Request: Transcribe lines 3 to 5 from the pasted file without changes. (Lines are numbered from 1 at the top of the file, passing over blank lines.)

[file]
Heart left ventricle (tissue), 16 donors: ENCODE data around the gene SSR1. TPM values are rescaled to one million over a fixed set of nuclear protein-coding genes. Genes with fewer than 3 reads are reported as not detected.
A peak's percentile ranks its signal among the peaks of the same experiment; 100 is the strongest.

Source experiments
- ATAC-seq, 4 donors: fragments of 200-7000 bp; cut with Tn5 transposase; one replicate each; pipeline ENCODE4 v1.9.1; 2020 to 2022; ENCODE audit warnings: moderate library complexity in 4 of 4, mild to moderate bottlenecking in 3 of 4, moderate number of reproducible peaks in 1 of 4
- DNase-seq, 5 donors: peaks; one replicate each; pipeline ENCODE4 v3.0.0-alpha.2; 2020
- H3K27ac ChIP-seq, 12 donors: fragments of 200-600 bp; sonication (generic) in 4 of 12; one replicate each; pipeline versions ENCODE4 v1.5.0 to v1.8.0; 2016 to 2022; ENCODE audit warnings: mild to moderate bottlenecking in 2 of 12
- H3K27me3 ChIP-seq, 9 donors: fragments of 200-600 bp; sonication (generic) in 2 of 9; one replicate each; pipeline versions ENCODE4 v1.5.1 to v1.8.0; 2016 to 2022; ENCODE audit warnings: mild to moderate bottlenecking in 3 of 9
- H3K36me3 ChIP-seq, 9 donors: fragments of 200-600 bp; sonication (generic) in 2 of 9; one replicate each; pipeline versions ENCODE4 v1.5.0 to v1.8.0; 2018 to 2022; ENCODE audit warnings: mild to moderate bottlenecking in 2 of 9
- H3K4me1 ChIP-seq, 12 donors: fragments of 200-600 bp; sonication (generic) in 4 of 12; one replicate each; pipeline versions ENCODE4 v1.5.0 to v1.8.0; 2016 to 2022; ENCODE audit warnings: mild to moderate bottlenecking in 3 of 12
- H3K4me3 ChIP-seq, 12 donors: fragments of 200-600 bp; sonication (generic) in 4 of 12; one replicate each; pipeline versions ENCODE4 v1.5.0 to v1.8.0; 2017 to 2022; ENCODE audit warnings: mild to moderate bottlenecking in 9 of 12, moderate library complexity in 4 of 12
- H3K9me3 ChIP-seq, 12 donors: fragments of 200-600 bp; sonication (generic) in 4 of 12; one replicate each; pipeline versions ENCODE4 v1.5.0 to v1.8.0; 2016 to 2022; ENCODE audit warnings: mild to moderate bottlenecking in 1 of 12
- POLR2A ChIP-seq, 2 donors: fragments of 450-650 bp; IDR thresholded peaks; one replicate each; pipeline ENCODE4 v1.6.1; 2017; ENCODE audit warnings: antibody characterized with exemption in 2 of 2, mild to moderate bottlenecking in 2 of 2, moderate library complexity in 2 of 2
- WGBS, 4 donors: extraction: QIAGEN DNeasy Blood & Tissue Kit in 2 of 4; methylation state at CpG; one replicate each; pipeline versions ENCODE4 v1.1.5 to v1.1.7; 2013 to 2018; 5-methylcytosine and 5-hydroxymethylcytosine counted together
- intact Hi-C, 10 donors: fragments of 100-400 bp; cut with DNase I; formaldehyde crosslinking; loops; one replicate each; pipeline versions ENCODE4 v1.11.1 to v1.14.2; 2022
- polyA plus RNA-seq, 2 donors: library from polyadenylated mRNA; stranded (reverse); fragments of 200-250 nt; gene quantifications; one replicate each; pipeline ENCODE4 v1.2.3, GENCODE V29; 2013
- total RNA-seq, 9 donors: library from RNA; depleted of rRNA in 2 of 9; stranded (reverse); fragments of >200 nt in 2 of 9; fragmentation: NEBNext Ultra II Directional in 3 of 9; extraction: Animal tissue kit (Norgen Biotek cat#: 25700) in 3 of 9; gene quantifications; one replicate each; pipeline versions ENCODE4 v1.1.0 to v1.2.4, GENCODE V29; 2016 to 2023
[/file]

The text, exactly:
Source experiments
- ATAC-seq, 4 donors: fragments of 200-7000 bp; cut with Tn5 transposase; one replicate each; pipeline ENCODE4 v1.9.1; 2020 to 2022; ENCODE audit warnings: moderate library complexity in 4 of 4, mild to moderate bottlenecking in 3 of 4, moderate number of reproducible peaks in 1 of 4
- DNase-seq, 5 donors: peaks; one replicate each; pipeline ENCODE4 v3.0.0-alpha.2; 2020